Eddie Torres was an important and, in some senses, controversial manager in the 1960s Mexican-American rock scene in East Los Angeles. He managed the biggest and best band to emerge from that scene, Thee Midniters, and also ran the label, Whittier, on which the majority of their records appeared. The band did not get the national success they wanted, however, and split with Torres by the end of the '60s, by which time the band was in the process of fragmenting on its own.
Torres got into rock & roll by promoting dances in East Los Angeles. At one of those he came across the Gentiles, who changed their name to Thee Midniters. With numerous personnel changes, they evolved into the best band in the community, blending soul, British Invasion rock, blues, Latin jazz, and more. Torres was important to Thee Midniters' success in the region by booking them prolifically (often for two or three shows a night) and providing the impetus for the band to start writing original material, to the point of threatening not to take them into the studio unless they came up with something while he went out for a meal. The band did, writing "Love Special Delivery," one of their best singles.
What the band, in retrospect, claimed Torres was not good at was breaking them beyond Southern California. In particular, they feel that he turned down a chance for Thee Midniters to record with RCA because he wanted to keep them for his own label, Whittier. Several of the musicians in Thee Midniters have gone on record opining that Torres wanted to build a successful independent record company modeled on what Herb Alpert had achieved with A&M, using Thee Midniters as the core act. These bandmembers, however, feel that this hurt the group by denying them their biggest chance for international exposure via a contract with a record label. Torres, for his part, said in the book Land of a Thousand Dances: Chicano Rock'n'Roll from Southern California that RCA wanted Thee Midniters' second album given to it without paying advance money or production costs. He added that RCA wanted the group to write original material, and that he felt the group was not capable of delivering on that score.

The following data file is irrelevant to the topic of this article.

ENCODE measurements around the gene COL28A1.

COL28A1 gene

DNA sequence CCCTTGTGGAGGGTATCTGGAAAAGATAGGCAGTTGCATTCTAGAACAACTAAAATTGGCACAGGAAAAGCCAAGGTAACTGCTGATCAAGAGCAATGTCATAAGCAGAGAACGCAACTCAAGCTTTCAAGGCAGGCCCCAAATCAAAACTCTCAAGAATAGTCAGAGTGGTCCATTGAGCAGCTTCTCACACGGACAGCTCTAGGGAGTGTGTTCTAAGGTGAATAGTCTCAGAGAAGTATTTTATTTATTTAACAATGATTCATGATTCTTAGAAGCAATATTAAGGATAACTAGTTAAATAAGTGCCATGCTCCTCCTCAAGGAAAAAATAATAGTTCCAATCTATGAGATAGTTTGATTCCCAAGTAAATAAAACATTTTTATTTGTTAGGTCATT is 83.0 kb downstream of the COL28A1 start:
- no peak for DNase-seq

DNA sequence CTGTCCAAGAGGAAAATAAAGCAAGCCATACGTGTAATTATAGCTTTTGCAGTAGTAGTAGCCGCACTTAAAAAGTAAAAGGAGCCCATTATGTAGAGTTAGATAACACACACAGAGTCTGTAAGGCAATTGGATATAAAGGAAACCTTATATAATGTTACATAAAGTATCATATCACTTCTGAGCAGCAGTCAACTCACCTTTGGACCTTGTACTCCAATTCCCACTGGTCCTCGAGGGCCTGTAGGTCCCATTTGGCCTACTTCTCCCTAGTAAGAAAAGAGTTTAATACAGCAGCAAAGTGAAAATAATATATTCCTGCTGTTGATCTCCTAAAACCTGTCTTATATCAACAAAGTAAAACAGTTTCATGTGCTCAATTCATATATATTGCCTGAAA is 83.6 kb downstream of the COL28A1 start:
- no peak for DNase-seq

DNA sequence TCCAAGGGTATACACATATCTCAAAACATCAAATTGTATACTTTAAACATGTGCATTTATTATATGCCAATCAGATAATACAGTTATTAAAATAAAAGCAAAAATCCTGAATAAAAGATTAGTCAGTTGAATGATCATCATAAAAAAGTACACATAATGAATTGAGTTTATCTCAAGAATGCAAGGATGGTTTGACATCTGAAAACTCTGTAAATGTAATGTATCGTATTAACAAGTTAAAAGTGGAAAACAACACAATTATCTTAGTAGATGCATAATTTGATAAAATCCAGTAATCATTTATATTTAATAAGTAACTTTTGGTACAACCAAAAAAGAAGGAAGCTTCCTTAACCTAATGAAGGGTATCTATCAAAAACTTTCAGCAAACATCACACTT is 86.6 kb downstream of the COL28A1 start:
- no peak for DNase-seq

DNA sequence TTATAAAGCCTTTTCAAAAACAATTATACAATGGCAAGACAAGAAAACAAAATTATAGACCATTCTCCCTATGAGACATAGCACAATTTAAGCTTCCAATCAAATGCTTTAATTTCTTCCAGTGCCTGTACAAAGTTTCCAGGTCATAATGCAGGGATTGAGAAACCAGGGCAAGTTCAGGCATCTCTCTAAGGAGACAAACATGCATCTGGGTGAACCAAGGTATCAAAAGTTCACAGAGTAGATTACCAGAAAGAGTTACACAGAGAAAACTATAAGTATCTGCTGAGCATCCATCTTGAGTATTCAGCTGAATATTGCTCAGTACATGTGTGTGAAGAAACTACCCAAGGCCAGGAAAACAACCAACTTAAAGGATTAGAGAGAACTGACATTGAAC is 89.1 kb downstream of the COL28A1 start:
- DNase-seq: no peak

Torres helped write Thee Midniters' most psychedelic song, "Breakfast on the Grass," a 1967 single which sounded somewhat like the Strawberry Alarm Clock. He also influenced their music on record by having them record a couple of singles aligned with the Chicano movement, "The Ballad of Cesar Chavez" and "Chicano Power," although the band have since said that they resented being pressured to record these political statements. For "Chicano Power" (which was actually for the most part an instrumental), he even formed a new label, La Raza ("The Race"), with a peace sign on the label, and a new publishing company, White Fence Music, named after the East L.A. gang White Fence.
Torres and Thee Midniters parted ways at the end of the '60s, and the group only lasted a little longer as a recording entity anyway. He continued to work in music as a promoter for local Chicano musicians, such as Mark Guerrero, and groups from Mexico and Central America.